Winner, Prime Minister's Literary Award for Fiction 2010. This edition comes with an introduction by Yann Martel, author of The Life of Pi.
Abandoned in a big city at the onset of winter, a hungry four-year-old boy follows a stray dog to her lair. There in the rich smelly darkness, in the rub of hair, claws and teeth, he joins four puppies suckling at their mother's teats. And so begins Romochka's life as a dog.
Weak and hairless, with his useless nose and blunt little teeth, Romochka is ashamed of what a poor dog he makes. But learning how to be something else…that's a skill a human can master. And one day Romochka will have to learn how to be a boy.
The story of the child raised by beasts is timeless. But in Dog Boy Eva Hornung has created such a vivid and original telling, so viscerally convincing, that it becomes not just new but definitive.
'Dog Boy is a wonderful novel, a tour de force.' Guardian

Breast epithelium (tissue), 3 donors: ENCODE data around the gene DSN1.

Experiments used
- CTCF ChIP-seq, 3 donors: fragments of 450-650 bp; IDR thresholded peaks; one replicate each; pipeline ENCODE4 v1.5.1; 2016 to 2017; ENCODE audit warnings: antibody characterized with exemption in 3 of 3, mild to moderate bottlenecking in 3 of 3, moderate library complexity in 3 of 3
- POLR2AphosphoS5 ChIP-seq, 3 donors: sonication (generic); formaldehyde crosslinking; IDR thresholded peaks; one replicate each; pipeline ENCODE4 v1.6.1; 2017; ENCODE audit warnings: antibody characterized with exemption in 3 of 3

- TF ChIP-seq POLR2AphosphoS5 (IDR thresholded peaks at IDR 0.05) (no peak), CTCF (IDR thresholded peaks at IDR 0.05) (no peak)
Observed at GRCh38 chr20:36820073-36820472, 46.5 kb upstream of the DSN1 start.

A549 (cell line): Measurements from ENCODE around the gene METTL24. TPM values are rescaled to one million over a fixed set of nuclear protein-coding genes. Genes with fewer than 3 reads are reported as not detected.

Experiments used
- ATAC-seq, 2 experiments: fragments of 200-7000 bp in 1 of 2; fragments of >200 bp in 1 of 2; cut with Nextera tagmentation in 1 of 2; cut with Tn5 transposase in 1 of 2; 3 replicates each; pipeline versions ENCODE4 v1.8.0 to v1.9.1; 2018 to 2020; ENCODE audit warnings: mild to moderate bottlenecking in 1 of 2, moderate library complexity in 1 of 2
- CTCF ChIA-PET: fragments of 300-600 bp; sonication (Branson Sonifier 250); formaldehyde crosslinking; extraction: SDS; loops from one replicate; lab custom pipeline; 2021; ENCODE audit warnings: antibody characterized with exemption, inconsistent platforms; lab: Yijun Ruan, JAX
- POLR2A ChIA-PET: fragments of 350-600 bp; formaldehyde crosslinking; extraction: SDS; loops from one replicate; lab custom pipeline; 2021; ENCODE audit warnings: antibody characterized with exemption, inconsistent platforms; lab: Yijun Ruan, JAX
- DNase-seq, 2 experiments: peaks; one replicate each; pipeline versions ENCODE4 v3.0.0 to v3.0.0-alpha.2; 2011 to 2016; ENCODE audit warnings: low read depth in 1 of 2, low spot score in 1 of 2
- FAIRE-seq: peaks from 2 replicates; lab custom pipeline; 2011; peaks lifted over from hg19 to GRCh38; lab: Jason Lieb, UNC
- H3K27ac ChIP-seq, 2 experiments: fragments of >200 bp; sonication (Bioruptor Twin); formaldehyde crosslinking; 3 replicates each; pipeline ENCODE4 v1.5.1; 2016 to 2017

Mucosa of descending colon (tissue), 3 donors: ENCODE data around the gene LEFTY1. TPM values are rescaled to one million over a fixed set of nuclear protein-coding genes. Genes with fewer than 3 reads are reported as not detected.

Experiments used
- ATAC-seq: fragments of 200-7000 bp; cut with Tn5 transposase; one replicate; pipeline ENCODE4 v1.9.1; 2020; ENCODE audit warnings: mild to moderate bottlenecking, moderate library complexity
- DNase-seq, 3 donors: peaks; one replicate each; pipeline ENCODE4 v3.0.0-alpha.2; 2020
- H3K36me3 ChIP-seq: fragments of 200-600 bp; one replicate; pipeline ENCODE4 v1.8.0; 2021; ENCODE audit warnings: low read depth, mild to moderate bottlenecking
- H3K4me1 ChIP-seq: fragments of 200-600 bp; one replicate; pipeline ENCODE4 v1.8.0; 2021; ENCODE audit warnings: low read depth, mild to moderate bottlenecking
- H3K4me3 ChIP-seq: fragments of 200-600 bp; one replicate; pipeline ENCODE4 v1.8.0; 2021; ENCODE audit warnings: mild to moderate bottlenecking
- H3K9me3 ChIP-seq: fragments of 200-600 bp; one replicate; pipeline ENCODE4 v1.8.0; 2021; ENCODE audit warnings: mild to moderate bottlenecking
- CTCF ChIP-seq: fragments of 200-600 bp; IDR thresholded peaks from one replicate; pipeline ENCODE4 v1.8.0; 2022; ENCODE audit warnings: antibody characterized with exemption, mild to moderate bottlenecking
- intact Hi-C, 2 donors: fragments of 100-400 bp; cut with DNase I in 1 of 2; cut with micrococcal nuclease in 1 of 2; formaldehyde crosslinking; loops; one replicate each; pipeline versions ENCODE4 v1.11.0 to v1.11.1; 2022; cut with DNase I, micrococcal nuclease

This gritty, richly imagined tale of an abandoned boy in a Moscow shantytown who comes to live with a pack of feral dogs more than lives up to its unlikely premise. Hornung (Fire, Fire, etc., written as Eva Sallis) tracks young Romochka's growth over two difficult years from a four-year-old whelp to a taut, street-smart alpha dog. The boy's evolution from tolerated outsider to trusted leader of this canine crew is believably portrayed, and Hornung capably draws a tawdry world of trash-pickers, beggars, and occasional friends. As he grows, so does his curiosity about the world of humans he has fled, leading to an inevitable collision when Romochka is captured by a scientist who wants to use him to further his career. Hornung knows how to wring emotion from a scene, making the bond between boy and dog deeply felt, while rarely running afoul of sentimentality. In her hands, this engrossing story becomes both an investigation into humanity and a vivid portrait of one of Russia's millions of lost children.